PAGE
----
How to Write a Doctor's Report
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Since doctors have to keep track of so much vital information for so many different patients, good documentation is key. Documentation prevents patient injury and lawsuits against doctors. It provides health care professionals with a means to communicate with one another on important health information for their patients. One method of keeping good documentation is to use the "SOAP" format. "S" for "subjective," "O" for "objective," "A" for "assessment," and "P" for "plan."
Describe the problem in the patient's own words (SUBJECTIVE). Describe the patient's complaint and include any other associated complaints. If this is your first time seeing a patient, a thorough medical history and physical assessment may be appropriate.
Record your OBJECTIVE data. This can include vital signs, lab results, or discoveries found during the physical assessment.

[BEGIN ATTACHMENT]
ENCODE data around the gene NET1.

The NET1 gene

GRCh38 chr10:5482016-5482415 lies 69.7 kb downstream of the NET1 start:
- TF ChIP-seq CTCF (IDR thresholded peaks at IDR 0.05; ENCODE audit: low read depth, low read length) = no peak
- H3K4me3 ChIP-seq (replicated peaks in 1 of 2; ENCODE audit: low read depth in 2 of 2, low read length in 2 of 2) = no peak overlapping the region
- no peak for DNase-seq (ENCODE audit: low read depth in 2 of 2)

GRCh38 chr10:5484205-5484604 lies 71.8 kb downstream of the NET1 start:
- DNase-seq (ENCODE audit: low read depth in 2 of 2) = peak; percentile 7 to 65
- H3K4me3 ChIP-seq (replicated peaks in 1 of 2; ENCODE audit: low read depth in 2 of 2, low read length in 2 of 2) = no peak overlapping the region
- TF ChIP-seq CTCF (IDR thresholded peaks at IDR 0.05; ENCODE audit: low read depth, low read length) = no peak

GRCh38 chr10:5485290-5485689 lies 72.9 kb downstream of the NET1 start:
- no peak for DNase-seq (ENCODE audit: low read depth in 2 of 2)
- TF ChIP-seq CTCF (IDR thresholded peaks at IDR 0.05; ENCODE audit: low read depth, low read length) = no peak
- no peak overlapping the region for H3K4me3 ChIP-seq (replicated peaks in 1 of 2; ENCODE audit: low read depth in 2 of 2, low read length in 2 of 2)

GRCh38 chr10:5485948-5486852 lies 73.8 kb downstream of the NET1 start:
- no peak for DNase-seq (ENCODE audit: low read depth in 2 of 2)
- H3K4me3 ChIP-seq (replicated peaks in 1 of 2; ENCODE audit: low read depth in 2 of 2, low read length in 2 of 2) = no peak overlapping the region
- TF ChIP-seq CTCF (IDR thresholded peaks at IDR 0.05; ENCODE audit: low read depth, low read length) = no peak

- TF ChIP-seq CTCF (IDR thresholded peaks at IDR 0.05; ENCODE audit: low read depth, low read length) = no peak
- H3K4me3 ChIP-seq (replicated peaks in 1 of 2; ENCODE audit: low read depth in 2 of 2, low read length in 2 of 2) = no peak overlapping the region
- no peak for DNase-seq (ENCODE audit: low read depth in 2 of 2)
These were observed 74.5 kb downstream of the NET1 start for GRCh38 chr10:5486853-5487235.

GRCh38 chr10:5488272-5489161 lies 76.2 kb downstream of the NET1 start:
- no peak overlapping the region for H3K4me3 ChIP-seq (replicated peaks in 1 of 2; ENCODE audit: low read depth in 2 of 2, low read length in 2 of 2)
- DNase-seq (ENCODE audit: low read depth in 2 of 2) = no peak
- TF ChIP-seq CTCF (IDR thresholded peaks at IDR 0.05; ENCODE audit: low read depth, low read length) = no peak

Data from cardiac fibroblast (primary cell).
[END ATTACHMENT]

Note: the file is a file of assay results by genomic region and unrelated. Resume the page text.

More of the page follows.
Make an ASSESSMENT of the medical problem. This is the medical diagnosis that you formulate after considering all of the information you have about the patient's problem.
PLAN your interventions. This is what you intend to do about the medical problem, which could include no treatment, watchful waiting, further testing, medications, therapies or surgeries.
Dawn Morton began writing professionally for eHow, LIVESTRONG.COM and Answerbag in 2011, covering teen health, general nursing, pregnancy, labor and delivery and breastfeeding. She graduated from the Mary Grimes School of Nursing with an associate degree in nursing and became a Registered Nurse in 2007. Dawn works primarily with troubled teens in the jail setting.